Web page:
Let's say you've finally beaten that writer's block we talked about last week and you pushed through until the very end. You now have a completed manuscript. What will happen once it has been accepted? Let's take a walk through the editorial process.
- First you'll submit your manuscript to your publisher. Don't forget any additional items like artwork, appendixes, permissions, and sources. That last item is especially important; have mercy on any poor editors who have to do your source-checking!
- After he or she receives your manuscript, the editor will read your submission and make any changes necessary. This edit is the most comprehensive; the editor will point out problems with plot, character development, research, structure, and style. He or she will also query you with any issues that might come up and will make sure all your manuscript elements are in order (such as illustrations, headings, etc.).
- The editor will then send the manuscript back to you for your approval. This might be the most difficult part for you; it’s hard to see other people’s thoughts and criticisms about your work, but try to remain open-minded and realize that the editor is doing his or her best to help. That said, fight for the elements of your manuscript you really care about! Don’t let them change the entire story. This stage is also your last chance to make any changes or adjustments.
- You’ll then send the MS back to your editor, who will incorporate your changes and double-check to make sure any problems have been resolved and that the manuscript is in good shape.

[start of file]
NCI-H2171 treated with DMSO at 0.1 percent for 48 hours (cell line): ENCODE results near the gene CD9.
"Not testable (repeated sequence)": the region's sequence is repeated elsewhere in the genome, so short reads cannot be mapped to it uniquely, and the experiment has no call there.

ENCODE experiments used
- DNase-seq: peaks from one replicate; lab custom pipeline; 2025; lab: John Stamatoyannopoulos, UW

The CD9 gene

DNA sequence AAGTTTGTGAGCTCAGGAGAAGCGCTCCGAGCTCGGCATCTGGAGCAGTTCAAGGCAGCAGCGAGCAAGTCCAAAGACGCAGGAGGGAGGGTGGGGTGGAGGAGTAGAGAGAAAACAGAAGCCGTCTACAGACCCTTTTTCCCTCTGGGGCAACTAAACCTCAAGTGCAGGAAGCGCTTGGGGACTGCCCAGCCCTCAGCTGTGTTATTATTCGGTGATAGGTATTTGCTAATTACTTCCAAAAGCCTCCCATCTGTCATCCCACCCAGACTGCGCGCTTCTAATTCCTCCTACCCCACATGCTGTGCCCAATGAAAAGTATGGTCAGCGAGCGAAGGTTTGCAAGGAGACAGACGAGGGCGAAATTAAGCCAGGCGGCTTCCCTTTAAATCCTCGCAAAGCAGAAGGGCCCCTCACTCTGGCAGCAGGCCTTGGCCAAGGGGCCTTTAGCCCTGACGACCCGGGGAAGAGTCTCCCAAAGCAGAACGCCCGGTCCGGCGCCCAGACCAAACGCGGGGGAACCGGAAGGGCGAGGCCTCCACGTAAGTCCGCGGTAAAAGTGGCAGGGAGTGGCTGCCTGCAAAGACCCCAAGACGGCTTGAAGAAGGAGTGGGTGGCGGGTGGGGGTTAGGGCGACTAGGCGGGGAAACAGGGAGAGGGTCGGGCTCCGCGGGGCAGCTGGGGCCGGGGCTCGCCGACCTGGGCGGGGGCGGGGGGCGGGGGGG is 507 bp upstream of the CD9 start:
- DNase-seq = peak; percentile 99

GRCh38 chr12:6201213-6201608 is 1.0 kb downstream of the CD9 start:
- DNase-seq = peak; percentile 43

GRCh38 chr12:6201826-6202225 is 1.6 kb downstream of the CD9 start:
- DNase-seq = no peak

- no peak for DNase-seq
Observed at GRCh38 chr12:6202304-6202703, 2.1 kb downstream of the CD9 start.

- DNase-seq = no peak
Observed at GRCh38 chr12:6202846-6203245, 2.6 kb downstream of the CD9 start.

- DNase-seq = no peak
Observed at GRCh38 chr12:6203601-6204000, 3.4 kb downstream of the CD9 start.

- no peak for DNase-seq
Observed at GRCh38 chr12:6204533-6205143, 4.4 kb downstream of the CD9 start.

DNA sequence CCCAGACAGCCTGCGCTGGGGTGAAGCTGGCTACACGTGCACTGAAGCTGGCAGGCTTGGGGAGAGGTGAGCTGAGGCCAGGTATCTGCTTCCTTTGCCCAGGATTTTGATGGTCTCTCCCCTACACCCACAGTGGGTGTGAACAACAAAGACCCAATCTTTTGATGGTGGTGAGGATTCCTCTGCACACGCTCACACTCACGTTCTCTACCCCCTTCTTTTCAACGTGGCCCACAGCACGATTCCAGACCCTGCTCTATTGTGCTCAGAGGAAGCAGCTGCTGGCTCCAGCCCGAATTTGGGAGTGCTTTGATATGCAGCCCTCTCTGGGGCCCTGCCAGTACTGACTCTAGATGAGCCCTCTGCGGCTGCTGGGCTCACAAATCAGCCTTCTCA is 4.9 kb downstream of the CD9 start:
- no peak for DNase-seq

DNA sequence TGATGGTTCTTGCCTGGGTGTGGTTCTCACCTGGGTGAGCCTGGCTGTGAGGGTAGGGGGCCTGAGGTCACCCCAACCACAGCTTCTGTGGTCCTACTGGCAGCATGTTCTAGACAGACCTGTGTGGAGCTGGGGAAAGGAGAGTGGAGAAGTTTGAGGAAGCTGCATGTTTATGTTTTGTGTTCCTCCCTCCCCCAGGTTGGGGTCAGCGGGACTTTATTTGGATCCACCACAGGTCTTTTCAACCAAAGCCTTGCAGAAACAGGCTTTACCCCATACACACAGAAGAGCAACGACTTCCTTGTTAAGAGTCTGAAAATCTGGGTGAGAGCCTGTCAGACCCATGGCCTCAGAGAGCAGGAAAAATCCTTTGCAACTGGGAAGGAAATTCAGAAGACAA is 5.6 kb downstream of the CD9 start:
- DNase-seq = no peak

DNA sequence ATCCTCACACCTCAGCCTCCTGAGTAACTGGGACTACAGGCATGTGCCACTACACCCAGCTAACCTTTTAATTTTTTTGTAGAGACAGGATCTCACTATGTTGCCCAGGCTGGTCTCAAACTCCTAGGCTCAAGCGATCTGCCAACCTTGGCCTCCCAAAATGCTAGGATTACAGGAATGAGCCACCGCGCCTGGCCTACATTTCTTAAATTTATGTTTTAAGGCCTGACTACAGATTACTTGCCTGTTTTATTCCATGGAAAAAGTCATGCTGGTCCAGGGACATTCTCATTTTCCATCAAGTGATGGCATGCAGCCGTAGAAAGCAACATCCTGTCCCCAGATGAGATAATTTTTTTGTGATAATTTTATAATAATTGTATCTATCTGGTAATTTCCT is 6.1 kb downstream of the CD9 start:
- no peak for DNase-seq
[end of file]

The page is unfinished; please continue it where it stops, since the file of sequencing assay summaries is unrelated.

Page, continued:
- Once the manuscript has been typeset, paginated, and approved by the manuscript editor, the proofreader takes over. The proofreader will check to make sure pages are in order, headings are the same font, running headers are consistent, and that there are no orphans or widows. This is also the stage where the index is added, if there is one.
- Then the manuscript goes through final revisions. This stage can happen multiple times, depending on what kinds of errors are found. Don’t worry, these errors are often small and not the fault of the author. It can be things like a chapter title not matching with the table of contents.
- Finally, the typesetter’s final files are gone over once more, and they are then sent to the printer. The printer will then send back a final proof (often called a blueline) for one last look-over. Once that’s complete, the publisher gives the OK to the printer for publication.
Woohoo! You just published a book. Sit back, relax, and wait for the royalties to come rolling in.